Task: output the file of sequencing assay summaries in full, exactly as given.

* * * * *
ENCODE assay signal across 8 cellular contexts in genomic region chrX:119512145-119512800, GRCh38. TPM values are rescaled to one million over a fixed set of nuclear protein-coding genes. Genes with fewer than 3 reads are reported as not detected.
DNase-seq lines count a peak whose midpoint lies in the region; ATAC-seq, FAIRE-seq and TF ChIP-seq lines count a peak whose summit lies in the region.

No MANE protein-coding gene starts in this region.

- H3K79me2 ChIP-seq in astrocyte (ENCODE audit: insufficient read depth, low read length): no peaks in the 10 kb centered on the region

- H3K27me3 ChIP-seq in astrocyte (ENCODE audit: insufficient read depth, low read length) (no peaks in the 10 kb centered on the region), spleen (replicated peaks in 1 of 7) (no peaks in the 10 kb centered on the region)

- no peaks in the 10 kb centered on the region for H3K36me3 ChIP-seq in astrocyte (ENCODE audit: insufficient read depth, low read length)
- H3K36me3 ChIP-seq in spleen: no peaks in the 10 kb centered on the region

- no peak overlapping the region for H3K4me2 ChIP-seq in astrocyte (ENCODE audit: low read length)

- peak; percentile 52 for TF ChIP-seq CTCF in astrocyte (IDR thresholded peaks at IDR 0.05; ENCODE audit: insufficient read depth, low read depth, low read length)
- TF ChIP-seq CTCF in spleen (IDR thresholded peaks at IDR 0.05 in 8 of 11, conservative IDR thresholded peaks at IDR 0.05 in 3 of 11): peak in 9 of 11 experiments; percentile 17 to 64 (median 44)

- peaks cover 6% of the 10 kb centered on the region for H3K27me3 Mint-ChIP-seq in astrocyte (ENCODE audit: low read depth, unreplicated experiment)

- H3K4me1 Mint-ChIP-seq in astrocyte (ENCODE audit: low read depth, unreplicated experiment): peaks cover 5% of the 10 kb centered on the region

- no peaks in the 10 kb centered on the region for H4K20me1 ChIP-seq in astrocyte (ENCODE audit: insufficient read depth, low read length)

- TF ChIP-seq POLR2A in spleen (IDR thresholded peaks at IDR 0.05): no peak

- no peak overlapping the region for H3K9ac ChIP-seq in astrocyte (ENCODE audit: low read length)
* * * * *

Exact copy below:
ENCODE assay signal across 8 cellular contexts in genomic region chrX:119512145-119512800, GRCh38. TPM values are rescaled to one million over a fixed set of nuclear protein-coding genes. Genes with fewer than 3 reads are reported as not detected.
DNase-seq lines count a peak whose midpoint lies in the region; ATAC-seq, FAIRE-seq and TF ChIP-seq lines count a peak whose summit lies in the region.

No MANE protein-coding gene starts in this region.

- H3K79me2 ChIP-seq in astrocyte (ENCODE audit: insufficient read depth, low read length): no peaks in the 10 kb centered on the region

- H3K27me3 ChIP-seq in astrocyte (ENCODE audit: insufficient read depth, low read length) (no peaks in the 10 kb centered on the region), spleen (replicated peaks in 1 of 7) (no peaks in the 10 kb centered on the region)

- no peaks in the 10 kb centered on the region for H3K36me3 ChIP-seq in astrocyte (ENCODE audit: insufficient read depth, low read length)
- H3K36me3 ChIP-seq in spleen: no peaks in the 10 kb centered on the region

- no peak overlapping the region for H3K4me2 ChIP-seq in astrocyte (ENCODE audit: low read length)

- peak; percentile 52 for TF ChIP-seq CTCF in astrocyte (IDR thresholded peaks at IDR 0.05; ENCODE audit: insufficient read depth, low read depth, low read length)
- TF ChIP-seq CTCF in spleen (IDR thresholded peaks at IDR 0.05 in 8 of 11, conservative IDR thresholded peaks at IDR 0.05 in 3 of 11): peak in 9 of 11 experiments; percentile 17 to 64 (median 44)

- peaks cover 6% of the 10 kb centered on the region for H3K27me3 Mint-ChIP-seq in astrocyte (ENCODE audit: low read depth, unreplicated experiment)

- H3K4me1 Mint-ChIP-seq in astrocyte (ENCODE audit: low read depth, unreplicated experiment): peaks cover 5% of the 10 kb centered on the region

- no peaks in the 10 kb centered on the region for H4K20me1 ChIP-seq in astrocyte (ENCODE audit: insufficient read depth, low read length)

- TF ChIP-seq POLR2A in spleen (IDR thresholded peaks at IDR 0.05): no peak

- no peak overlapping the region for H3K9ac ChIP-seq in astrocyte (ENCODE audit: low read length)